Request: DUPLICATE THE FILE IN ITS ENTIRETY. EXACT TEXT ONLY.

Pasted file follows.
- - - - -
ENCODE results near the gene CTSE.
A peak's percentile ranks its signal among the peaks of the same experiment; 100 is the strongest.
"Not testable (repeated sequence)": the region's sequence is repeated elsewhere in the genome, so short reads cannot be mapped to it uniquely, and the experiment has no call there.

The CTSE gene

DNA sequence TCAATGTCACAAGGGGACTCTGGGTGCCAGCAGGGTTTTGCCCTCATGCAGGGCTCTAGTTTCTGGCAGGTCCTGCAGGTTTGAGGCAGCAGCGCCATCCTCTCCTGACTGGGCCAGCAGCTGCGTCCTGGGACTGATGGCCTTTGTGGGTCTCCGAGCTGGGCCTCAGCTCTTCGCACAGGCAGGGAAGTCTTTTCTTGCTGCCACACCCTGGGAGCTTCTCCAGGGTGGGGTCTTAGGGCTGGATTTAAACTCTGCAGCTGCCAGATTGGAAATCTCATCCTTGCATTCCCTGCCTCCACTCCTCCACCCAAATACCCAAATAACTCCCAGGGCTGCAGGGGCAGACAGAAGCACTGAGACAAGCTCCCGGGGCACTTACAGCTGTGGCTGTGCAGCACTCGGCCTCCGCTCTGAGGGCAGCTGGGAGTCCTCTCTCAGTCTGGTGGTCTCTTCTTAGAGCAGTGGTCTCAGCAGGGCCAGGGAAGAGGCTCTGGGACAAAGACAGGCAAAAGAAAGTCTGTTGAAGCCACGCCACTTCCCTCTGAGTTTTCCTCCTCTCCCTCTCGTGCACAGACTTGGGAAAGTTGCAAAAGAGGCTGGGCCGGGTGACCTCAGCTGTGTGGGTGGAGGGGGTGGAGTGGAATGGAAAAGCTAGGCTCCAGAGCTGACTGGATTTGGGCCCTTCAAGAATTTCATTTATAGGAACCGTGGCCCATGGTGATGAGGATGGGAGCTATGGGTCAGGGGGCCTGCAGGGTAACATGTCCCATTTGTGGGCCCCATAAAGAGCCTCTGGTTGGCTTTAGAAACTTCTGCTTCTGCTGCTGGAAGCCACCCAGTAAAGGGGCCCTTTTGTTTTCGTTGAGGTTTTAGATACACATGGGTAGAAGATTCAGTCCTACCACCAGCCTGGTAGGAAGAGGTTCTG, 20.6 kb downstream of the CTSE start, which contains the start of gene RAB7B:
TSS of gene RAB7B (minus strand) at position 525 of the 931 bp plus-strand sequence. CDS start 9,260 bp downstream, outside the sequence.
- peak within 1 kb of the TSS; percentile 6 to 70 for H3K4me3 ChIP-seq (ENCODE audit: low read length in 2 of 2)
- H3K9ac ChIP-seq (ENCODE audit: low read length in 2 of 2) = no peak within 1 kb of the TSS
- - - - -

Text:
ENCODE results near the gene CTSE.
A peak's percentile ranks its signal among the peaks of the same experiment; 100 is the strongest.
"Not testable (repeated sequence)": the region's sequence is repeated elsewhere in the genome, so short reads cannot be mapped to it uniquely, and the experiment has no call there.

The CTSE gene

DNA sequence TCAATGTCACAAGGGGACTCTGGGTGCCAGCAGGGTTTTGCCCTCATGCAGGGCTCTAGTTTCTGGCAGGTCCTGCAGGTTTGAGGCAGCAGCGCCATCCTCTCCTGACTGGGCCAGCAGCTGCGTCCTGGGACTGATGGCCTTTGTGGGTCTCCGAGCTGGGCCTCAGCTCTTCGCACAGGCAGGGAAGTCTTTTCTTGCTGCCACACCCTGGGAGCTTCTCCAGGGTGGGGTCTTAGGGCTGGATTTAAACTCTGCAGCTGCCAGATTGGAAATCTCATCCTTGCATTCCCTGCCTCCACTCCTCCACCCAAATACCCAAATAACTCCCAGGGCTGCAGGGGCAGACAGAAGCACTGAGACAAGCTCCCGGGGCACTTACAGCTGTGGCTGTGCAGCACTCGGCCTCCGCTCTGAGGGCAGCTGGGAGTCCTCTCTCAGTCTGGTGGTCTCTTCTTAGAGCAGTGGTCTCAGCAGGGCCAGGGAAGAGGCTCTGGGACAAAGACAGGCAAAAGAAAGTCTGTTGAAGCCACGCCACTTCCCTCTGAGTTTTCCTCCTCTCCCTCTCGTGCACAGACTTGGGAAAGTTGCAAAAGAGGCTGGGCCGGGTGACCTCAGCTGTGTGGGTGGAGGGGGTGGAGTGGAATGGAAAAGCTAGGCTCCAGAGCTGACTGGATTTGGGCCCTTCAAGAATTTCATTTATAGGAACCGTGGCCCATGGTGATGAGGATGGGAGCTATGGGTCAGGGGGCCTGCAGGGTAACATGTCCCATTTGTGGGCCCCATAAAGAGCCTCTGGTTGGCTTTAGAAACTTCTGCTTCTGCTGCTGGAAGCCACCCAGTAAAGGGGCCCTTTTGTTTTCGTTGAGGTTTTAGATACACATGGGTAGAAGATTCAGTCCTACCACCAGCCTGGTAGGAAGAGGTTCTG, 20.6 kb downstream of the CTSE start, which contains the start of gene RAB7B:
TSS of gene RAB7B (minus strand) at position 525 of the 931 bp plus-strand sequence. CDS start 9,260 bp downstream, outside the sequence.
- peak within 1 kb of the TSS; percentile 6 to 70 for H3K4me3 ChIP-seq (ENCODE audit: low read length in 2 of 2)
- H3K9ac ChIP-seq (ENCODE audit: low read length in 2 of 2) = no peak within 1 kb of the TSS